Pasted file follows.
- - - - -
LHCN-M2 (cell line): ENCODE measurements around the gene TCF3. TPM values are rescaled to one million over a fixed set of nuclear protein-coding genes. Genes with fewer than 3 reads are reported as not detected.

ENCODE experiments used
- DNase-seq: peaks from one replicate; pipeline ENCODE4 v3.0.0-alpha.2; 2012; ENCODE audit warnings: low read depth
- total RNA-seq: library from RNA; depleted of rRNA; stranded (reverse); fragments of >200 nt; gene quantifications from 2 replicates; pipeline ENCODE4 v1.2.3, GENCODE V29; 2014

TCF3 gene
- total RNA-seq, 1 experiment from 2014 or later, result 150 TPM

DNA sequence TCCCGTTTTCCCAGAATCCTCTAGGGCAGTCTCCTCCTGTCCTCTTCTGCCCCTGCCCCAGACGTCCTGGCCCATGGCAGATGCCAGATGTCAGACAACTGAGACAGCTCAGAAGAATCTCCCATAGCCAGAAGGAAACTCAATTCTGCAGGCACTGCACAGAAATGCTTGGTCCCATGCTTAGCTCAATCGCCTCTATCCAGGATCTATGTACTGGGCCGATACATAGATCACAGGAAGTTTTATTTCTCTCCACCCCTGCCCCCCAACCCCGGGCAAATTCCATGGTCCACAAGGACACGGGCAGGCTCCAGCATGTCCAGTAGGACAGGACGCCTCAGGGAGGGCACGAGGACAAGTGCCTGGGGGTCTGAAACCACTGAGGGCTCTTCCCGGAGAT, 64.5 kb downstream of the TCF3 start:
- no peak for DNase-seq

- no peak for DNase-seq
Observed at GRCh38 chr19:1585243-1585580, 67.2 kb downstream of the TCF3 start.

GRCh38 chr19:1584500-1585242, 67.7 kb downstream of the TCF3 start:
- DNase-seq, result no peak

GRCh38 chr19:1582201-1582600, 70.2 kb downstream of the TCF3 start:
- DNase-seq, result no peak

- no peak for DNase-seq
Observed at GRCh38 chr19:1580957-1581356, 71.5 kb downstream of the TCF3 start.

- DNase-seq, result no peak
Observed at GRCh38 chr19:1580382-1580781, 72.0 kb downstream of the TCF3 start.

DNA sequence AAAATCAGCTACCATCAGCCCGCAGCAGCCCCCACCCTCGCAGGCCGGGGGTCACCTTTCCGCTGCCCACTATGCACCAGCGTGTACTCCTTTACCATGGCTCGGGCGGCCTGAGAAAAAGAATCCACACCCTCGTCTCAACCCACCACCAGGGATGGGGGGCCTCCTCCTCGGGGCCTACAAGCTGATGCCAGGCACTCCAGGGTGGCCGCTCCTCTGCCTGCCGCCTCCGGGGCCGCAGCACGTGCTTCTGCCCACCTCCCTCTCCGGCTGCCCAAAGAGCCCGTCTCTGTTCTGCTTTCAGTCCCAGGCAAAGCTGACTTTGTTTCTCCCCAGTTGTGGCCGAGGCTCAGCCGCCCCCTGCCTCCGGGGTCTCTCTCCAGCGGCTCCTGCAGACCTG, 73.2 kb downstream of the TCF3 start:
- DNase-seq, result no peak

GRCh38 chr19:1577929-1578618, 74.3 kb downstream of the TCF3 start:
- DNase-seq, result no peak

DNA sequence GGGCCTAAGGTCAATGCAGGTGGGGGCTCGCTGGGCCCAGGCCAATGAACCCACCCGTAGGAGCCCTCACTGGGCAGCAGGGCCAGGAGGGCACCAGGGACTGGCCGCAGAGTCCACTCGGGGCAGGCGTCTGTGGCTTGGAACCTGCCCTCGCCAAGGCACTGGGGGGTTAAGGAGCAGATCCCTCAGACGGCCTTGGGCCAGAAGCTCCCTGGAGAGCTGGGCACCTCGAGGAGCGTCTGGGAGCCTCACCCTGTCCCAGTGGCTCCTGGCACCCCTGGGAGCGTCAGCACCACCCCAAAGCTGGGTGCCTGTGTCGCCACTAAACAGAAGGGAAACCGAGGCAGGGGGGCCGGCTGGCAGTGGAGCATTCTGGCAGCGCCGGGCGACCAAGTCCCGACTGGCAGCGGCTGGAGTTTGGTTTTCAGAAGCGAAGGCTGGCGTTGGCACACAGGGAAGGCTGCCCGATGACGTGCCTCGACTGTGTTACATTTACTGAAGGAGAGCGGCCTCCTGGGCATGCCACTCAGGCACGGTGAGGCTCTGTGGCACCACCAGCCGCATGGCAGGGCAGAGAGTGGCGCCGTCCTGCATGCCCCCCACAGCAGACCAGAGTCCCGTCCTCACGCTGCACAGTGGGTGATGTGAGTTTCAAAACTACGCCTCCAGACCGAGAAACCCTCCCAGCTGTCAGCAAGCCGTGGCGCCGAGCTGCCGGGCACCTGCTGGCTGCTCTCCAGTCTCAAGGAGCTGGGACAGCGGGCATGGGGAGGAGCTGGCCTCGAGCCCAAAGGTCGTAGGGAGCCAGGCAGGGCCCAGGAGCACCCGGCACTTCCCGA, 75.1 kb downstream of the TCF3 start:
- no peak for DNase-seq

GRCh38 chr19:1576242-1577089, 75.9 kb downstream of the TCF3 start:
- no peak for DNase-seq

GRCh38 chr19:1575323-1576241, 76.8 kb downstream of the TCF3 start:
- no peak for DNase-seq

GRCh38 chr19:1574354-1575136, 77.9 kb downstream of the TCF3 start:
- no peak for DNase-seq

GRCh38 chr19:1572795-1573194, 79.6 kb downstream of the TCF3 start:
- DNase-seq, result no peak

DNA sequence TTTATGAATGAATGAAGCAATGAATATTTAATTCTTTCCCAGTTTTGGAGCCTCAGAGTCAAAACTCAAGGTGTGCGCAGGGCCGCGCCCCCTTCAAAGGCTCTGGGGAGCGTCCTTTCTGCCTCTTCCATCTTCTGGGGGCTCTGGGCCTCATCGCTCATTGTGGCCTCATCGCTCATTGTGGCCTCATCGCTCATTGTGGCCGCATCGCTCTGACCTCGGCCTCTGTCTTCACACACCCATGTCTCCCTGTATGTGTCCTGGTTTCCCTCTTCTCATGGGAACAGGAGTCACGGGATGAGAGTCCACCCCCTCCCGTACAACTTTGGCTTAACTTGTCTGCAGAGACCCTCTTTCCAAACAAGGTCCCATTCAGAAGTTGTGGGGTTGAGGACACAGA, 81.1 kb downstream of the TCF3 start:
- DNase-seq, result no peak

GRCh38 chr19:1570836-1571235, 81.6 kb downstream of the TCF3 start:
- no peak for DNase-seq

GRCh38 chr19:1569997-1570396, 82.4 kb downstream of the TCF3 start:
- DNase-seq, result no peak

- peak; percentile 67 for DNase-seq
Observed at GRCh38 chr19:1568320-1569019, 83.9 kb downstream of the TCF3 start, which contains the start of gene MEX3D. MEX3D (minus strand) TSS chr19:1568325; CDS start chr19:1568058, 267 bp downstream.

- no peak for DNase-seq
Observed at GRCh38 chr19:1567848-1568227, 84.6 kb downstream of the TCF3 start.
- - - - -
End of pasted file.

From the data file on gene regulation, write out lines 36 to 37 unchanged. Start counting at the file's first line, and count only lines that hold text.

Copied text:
- no peak for DNase-seq

GRCh38 chr19:1569997-1570396, 82.4 kb downstream of the TCF3 start: